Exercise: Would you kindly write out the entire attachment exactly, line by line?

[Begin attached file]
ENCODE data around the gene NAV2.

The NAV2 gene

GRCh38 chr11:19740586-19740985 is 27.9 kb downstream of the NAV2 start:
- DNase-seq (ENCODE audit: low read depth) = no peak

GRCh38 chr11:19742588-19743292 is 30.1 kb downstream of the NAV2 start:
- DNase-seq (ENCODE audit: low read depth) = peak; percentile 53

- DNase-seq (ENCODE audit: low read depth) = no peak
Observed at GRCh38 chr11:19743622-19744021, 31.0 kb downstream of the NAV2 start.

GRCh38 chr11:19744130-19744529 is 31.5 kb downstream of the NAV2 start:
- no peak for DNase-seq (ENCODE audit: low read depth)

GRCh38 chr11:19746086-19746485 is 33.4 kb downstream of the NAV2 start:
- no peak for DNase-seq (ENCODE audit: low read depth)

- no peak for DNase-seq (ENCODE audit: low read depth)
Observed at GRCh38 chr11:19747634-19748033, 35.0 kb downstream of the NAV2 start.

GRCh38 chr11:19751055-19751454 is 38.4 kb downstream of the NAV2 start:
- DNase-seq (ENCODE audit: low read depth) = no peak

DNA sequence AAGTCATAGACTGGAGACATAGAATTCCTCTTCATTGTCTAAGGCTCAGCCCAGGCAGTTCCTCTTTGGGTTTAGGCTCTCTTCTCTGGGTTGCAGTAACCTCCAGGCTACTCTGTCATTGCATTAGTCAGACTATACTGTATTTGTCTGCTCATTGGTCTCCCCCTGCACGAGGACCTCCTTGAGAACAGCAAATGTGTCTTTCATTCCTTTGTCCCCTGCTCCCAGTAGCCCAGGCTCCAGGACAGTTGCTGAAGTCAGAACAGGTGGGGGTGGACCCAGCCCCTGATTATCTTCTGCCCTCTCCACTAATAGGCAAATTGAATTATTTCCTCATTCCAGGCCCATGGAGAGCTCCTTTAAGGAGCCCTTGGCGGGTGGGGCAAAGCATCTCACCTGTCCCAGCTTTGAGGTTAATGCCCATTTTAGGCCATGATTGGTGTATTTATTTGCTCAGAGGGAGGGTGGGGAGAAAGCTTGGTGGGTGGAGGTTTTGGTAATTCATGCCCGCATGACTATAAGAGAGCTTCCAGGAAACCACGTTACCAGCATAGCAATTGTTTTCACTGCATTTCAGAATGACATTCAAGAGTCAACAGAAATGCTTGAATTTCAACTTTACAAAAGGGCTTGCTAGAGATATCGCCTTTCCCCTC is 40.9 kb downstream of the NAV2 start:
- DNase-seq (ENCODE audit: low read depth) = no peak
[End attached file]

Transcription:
ENCODE data around the gene NAV2.

The NAV2 gene

GRCh38 chr11:19740586-19740985 is 27.9 kb downstream of the NAV2 start:
- DNase-seq (ENCODE audit: low read depth) = no peak

GRCh38 chr11:19742588-19743292 is 30.1 kb downstream of the NAV2 start:
- DNase-seq (ENCODE audit: low read depth) = peak; percentile 53

- DNase-seq (ENCODE audit: low read depth) = no peak
Observed at GRCh38 chr11:19743622-19744021, 31.0 kb downstream of the NAV2 start.

GRCh38 chr11:19744130-19744529 is 31.5 kb downstream of the NAV2 start:
- no peak for DNase-seq (ENCODE audit: low read depth)

GRCh38 chr11:19746086-19746485 is 33.4 kb downstream of the NAV2 start:
- no peak for DNase-seq (ENCODE audit: low read depth)

- no peak for DNase-seq (ENCODE audit: low read depth)
Observed at GRCh38 chr11:19747634-19748033, 35.0 kb downstream of the NAV2 start.

GRCh38 chr11:19751055-19751454 is 38.4 kb downstream of the NAV2 start:
- DNase-seq (ENCODE audit: low read depth) = no peak

DNA sequence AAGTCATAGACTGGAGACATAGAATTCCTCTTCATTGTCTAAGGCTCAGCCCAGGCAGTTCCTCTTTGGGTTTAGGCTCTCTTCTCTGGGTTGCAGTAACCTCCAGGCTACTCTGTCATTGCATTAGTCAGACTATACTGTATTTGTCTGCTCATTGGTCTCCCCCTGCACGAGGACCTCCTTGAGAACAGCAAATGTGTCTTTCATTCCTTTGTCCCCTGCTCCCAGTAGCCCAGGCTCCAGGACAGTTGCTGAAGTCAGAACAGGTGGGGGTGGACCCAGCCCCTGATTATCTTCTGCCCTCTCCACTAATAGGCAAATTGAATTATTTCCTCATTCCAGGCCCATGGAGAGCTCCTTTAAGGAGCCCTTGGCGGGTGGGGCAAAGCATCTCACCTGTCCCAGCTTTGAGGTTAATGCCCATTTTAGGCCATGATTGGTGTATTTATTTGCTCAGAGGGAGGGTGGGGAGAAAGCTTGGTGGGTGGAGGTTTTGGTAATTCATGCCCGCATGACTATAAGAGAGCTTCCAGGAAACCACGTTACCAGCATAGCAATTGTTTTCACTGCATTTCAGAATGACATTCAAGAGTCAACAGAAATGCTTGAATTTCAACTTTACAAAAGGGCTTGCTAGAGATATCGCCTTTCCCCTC is 40.9 kb downstream of the NAV2 start:
- DNase-seq (ENCODE audit: low read depth) = no peak